"Another Montmorency. Must be a dying family," the glowing light said. Margot was about to correct it, to say that Montmorency came from her motherís side of the family, and her mother had died a long time ago; whereas her father had died a mere ten days ago. But it occurred to her that to someone, or something, that is dead, the sixteen years since her motherís death would be a short time. The glowing light emitted a shrill siren cry that would not stop. Margot stared and backed away, but she feared she would seem unghostly if she placed her hands over her ears.

"Forgive me for the noise," the light said when it finished. "You took it better than most. Just putting you on record. You are to go to the classroom at the end of the hallway, which is through that door."

Since the glow had no hands with which to point, Margot looked at each dark paneled door. One was in the center wall directly in front of her, and one each was to the left and to the right. She chose the center egress and found herself in a long, dark, narrow corridor, lit only by two sconces, and lined with entrances identical to the ones in the front hall. One of these doors stood closed at the very end of the passage, facing her. As though she were dreaming, Margotís footsteps made abnormally loud echoes, while she moved down the hallway. She opened the door at the end, and it creaked while she peeked in.

"óA temporal state between one life and the next, not really a part of either," a schoolmaster was saying when she opened the door. Through the cracked-open door, Margot could see that this instructor was a gray, translucent man in garb from the 1790ís but oddly covered with a great length of chain draped from his shoulders. Margot opened the door slightly wider and crossed the threshold. The moment she entered this room, she freezing cold engulfed her, as though her physical body had entered the room. The instructor turned to her and said, "Come in! Find yourself a seat. You have not missed much." Margot drifted into the first empty seat she found, in the back row. She thought that if her body were actually here, she would see her breath create a mist.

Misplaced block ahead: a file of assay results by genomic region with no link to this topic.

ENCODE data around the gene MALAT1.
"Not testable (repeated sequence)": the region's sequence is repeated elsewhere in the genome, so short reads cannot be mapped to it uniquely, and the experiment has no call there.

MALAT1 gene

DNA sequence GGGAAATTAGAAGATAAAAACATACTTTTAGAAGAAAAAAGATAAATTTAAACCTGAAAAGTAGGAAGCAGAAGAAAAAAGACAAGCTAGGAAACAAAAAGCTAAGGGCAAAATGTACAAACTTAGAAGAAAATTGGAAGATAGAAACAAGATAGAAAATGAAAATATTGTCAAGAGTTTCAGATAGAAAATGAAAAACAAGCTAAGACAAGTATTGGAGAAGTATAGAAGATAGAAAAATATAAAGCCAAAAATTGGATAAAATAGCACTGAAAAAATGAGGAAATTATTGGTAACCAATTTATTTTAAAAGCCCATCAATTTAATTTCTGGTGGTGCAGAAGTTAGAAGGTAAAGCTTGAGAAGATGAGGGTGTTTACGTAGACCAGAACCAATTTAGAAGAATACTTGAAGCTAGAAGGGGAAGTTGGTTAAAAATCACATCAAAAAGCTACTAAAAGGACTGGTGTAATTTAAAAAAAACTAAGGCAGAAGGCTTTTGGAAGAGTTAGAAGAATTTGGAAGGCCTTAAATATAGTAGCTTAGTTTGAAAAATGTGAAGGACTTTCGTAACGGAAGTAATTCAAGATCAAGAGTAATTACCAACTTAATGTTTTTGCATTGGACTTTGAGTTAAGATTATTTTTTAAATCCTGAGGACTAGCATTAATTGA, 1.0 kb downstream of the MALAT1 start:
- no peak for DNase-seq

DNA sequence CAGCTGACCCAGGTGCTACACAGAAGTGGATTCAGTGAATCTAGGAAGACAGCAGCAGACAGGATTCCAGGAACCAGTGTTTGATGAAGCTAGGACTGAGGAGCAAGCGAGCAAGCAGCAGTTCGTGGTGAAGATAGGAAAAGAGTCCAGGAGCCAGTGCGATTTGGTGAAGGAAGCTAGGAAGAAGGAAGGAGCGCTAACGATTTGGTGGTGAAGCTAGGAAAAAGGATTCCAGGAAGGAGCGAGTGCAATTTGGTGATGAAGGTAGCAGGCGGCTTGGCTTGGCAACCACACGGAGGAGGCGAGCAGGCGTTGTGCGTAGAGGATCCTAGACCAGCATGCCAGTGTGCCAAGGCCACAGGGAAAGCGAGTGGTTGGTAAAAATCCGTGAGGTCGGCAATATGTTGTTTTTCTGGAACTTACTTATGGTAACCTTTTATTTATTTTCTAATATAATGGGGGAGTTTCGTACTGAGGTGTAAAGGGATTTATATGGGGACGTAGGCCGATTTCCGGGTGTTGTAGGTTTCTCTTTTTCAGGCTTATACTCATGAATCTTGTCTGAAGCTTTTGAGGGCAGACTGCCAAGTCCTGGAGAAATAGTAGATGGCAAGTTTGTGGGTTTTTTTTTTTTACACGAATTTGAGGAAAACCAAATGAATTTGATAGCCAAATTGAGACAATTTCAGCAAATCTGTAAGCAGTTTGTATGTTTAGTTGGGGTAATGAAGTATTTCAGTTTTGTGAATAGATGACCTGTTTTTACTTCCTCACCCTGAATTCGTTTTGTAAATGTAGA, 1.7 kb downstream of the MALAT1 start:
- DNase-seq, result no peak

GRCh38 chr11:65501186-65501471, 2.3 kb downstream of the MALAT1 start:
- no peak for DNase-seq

The other students around her distracted Margot, so that she could scarcely listen to the lecture. To her left glowed a light much like the one in the front hall. To her right was a completely white woman; that is, completely white except for the bright dripping red that circled her throat; Margot judged by her curly powdered wig and highly tailored gown with wide lapels, that she must surely be from the French Revolution. So she had only been a ghost for less than thirty years. Ahead Margot saw straight through a head with an enormous hole in it, presumably from a bullet. The room was full of the strangest beings she had ever seen: a man with an axe stuck in the top of his head, a headless body with a carved pumpkin on its desk, a tall skeleton in a black evening suit, a woman with no hands, a man with disembodied hands grasping his neck, as if they had been cut off while attacking him. But a few of the ghosts resembled living people, as Margot supposed she did. She glanced down at her hands on her desktop to be sure, and she could not see through her hands, which were their customary pale flesh color. One of these ghosts wore Elizabethan garb, and when he saw her, he suddenly glowed bright green, but that only lasted for a few seconds before he lost interest and turned back to the schoolmaster.

"It is too late for me to warn you of the dangers of selfishness or foolishness or heartlessness during your life," the ghostly instructor said while Margot finished looking around the room and at last settled her eyes on him. "You may even now be doing penance for having a stronger fondness for gold than for other souls."


After class, Margot found her way to a library where she could be alone, or at least so she hoped. It was an ordinary-looking library, with open-front bookcases lining the walls and heavy armchairs and side tables throughout the room. A great globe stood in a corner, and a fern in another. One wall had two tall narrow windows with dark green curtains. Somehow Margot had expected the house to be full of mould and dust and cobwebs, but she was impressed. She settled down in an armchair and thought of her father.

She wondered why, if her father had died a natural death, he would come back as a ghost and try to contact her in her dreams. She recalled that all he had said in the dream was that she needed to know the truth, and that argued against his dying from a natural heart attack. He had been extremely healthy, at least to all appearances, until the last few hours before his death. He had been dead for little more than a week, and during that time she felt as though a great void was left in his place.